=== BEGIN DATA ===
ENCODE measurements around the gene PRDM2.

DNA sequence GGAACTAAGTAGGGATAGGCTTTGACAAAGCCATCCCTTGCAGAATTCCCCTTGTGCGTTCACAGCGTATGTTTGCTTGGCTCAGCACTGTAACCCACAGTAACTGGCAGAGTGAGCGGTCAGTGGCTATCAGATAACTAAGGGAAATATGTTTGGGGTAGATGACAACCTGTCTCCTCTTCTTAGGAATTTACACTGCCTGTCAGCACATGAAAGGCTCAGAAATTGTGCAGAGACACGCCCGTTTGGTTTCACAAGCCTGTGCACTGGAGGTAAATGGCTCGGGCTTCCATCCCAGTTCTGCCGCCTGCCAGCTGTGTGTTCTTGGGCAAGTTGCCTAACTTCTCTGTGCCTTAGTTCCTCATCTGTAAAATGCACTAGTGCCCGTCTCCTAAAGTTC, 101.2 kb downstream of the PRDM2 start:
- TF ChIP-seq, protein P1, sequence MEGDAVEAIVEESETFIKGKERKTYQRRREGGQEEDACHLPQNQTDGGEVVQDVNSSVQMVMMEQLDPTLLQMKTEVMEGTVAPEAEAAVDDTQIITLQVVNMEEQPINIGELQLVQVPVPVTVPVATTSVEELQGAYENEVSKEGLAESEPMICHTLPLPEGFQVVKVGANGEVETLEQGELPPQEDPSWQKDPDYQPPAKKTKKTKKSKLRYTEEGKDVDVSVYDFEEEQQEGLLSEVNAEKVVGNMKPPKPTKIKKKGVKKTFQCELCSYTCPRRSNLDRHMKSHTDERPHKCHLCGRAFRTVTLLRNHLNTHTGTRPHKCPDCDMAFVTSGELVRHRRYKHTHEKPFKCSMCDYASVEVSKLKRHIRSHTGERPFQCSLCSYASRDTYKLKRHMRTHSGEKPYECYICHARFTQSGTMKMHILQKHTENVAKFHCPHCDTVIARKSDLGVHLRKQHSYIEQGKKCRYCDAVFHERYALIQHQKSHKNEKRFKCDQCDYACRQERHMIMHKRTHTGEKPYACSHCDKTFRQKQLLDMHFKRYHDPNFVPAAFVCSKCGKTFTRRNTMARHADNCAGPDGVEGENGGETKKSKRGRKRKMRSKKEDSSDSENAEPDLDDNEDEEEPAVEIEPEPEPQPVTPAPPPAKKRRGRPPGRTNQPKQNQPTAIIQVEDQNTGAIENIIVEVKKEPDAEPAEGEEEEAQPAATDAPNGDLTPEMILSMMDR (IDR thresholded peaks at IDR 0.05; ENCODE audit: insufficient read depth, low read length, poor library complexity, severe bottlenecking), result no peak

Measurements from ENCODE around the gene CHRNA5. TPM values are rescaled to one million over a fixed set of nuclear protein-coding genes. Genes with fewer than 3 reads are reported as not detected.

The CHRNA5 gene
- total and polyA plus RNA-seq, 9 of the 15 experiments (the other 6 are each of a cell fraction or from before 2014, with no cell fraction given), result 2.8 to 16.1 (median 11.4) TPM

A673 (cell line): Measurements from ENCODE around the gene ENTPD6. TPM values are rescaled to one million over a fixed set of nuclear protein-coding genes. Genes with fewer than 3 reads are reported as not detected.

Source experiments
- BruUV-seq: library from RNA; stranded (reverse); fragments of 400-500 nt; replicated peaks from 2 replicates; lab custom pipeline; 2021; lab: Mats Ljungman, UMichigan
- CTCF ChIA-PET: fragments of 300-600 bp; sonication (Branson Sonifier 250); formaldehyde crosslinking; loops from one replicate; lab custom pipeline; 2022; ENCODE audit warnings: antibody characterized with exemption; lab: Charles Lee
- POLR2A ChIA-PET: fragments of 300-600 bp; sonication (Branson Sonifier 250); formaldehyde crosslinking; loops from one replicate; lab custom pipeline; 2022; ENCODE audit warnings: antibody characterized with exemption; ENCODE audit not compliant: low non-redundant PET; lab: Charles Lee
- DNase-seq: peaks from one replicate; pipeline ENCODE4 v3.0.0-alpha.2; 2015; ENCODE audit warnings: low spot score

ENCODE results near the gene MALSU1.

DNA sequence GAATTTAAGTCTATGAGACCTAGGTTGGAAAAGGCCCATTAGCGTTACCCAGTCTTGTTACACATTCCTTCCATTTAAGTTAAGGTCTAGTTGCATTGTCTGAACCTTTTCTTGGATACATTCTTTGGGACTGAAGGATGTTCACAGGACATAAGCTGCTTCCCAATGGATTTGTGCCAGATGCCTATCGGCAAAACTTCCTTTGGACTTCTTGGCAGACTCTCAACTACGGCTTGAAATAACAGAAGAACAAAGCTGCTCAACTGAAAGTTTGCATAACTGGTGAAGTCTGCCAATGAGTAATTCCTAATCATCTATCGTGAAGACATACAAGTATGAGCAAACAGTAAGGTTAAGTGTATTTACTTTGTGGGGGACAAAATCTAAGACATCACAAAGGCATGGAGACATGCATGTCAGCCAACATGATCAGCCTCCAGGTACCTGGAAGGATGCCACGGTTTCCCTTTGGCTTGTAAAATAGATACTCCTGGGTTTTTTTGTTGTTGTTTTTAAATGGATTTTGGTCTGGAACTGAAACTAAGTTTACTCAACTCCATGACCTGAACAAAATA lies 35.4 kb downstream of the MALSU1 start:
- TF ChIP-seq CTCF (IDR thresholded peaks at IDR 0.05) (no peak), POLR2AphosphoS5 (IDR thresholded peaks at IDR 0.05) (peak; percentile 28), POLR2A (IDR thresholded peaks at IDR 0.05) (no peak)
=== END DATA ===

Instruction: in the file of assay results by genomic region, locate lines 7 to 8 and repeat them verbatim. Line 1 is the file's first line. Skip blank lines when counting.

A673 (cell line): Measurements from ENCODE around the gene ENTPD6. TPM values are rescaled to one million over a fixed set of nuclear protein-coding genes. Genes with fewer than 3 reads are reported as not detected.

Source experiments